England’s Chief Inspector of Hospitals, Professor Sir Mike Richards, has recommended that London Ambulance Service NHS Trust should be placed into special measures following an inspection by the Care Quality Commission (CQC).
Overall, London Ambulance Service (LAS) NHS Trust has been rated as Inadequate. A team of inspectors found that the trust delivered services that were caring, but that improvements were needed on safety, effectiveness, responsiveness and leadership.
During the inspection, which took place over a three week period in June, a team of 54 CQC inspectors and specialists including paramedics, urgent care practitioners, operational managers and call handlers looked in detail at the trust’s emergency operations centres, the emergency and urgent care service, patient transport services and the resilience service, including the hazardous area response team.
Professor Sir Mike Richards, Chief Inspector of Hospitals, said:
“I am recommending that London Ambulance Service be placed into special measures because I believe that this is the step necessary to ensure that this vital service – which provides emergency medical services to 8.6 million Londoners – gets the support it needs to improve.
“The Trust has been performing poorly on response times since March 2014. This is a very serious problem, which the trust clearly isn’t able to address alone, and which needs action to put right.
“The frontline staff who CQC inspectors talked to and observed in their work were overwhelmingly dedicated, hardworking and compassionate, which is why I have rated this service ‘Good’ for Caring.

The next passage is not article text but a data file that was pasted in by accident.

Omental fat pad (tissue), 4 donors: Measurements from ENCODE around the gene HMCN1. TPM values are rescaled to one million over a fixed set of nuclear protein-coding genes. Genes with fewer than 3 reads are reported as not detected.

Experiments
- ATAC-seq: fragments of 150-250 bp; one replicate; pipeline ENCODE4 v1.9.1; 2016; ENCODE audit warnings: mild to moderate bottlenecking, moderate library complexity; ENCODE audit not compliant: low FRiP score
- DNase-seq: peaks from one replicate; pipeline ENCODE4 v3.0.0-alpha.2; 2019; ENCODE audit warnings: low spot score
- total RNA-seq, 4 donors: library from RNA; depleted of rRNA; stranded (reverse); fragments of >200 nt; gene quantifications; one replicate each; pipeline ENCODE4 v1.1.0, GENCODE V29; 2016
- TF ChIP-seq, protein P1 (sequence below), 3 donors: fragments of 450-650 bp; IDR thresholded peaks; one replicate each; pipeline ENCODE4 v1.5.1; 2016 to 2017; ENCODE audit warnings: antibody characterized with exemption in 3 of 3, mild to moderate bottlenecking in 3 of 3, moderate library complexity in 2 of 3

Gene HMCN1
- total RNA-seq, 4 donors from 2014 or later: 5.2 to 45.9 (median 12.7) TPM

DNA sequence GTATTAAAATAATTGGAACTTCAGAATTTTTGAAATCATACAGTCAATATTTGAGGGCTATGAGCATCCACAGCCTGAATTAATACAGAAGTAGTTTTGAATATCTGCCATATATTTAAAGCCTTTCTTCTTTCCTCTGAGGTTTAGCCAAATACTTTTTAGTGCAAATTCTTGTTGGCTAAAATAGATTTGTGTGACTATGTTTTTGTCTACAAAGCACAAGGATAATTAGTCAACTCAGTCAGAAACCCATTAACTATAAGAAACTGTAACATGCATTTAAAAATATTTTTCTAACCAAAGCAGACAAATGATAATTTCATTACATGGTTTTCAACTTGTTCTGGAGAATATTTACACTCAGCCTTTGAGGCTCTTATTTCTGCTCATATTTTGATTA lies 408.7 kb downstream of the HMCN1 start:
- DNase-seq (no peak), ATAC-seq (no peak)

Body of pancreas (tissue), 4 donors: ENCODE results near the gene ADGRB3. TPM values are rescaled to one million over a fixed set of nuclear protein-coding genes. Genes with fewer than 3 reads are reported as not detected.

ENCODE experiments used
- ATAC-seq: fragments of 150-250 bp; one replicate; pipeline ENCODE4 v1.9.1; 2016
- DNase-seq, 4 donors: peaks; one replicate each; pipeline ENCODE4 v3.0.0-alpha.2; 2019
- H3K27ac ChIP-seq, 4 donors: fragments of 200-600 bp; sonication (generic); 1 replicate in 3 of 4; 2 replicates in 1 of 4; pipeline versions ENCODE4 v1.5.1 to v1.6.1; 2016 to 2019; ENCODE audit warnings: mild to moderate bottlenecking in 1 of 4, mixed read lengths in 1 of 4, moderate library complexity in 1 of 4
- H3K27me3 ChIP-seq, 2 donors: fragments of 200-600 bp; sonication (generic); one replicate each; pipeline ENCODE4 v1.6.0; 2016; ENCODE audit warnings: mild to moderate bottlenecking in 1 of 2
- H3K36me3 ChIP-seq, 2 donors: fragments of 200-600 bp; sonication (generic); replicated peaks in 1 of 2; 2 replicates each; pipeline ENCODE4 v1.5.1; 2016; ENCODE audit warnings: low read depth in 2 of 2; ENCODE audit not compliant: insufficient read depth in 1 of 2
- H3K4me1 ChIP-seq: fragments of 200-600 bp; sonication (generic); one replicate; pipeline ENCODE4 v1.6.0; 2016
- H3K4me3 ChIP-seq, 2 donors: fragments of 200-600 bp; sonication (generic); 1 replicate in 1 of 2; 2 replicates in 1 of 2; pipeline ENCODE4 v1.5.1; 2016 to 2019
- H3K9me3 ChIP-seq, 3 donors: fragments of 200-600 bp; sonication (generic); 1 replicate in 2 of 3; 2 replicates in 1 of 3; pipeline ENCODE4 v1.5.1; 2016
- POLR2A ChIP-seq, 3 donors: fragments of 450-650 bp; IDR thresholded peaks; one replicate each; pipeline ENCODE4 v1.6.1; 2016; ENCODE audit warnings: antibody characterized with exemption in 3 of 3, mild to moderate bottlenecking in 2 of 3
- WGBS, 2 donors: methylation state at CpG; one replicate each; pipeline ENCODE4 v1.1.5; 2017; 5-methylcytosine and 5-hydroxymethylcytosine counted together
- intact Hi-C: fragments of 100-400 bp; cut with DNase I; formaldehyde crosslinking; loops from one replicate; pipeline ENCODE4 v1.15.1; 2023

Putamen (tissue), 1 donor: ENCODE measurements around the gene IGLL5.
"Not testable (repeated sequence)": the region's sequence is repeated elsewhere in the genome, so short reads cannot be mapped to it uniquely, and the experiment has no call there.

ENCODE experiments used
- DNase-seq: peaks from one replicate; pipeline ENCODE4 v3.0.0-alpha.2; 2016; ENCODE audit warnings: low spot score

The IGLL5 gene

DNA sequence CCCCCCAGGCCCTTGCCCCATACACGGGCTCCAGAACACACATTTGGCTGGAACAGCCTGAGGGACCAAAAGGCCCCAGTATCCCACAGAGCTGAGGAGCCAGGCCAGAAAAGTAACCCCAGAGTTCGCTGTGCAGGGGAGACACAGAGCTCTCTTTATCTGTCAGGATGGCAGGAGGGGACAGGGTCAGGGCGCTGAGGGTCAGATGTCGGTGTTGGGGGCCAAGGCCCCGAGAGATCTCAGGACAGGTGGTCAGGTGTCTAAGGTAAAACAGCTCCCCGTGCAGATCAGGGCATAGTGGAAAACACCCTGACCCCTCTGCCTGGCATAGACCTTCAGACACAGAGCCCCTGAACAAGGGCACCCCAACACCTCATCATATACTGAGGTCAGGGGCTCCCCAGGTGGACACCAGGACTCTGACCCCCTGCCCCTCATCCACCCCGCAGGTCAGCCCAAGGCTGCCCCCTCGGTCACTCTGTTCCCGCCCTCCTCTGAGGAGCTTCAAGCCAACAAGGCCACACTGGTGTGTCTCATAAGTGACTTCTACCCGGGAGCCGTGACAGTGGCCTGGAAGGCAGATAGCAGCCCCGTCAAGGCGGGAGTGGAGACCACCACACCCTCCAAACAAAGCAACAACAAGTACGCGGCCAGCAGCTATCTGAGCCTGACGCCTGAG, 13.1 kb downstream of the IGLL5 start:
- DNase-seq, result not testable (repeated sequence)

“However, these staff were not being properly supported to do their jobs. Some reported a culture of harassment and bullying and we found that in many cases there just weren’t enough properly trained staff, or that the proper equipment wasn’t available to them.
“The leadership of LAS has told us that they have already taken action to address the issues we have raised, and we will be monitoring the service closely to ensure this continues. But support from external partners including the NHS Trust Development Authority and NHS England will also be crucial to achieving the improvements needed. This is why I’m making a recommendation of special measures, triggering a process which gives LAS access to a package of additional resources and support.
“While we do have significant concerns about the performance of the ambulance service, I want to provide Londoners with some reassurance. Firstly, that once care arrives, it is of a good standard – and dedicated and caring call handlers, drivers, paramedics and other frontline staff are working hard to ensure this. And secondly, that urgent steps are being taken – and improvements have already been made – to ensure that everyone who relies on this service receives excellent, timely care and that London has the ambulance service it deserves.”
CQC’s inspection team visited 16 ambulance stations, emergency operations centres, and other bases; spoke with 110 staff; conducted focus group discussions with frontline staff, support staff and emergency volunteers; spoke to 45 patients and relatives; and observed patient handovers at emergency departments.
Inspectors found that patients were treated with compassion, dignity and respect by ambulance staff often in difficult and distressing situations. Staff were dedicated and proud of their work, while being open and honest about the issues they faced.
While being well supported by immediate managers, staff found some senior managers and board members lacked understanding of the challenges staff experienced. However, several members of staff told inspectors that the management style of the new chief executive had helped improve the organisation’s performance targets and boost staff morale.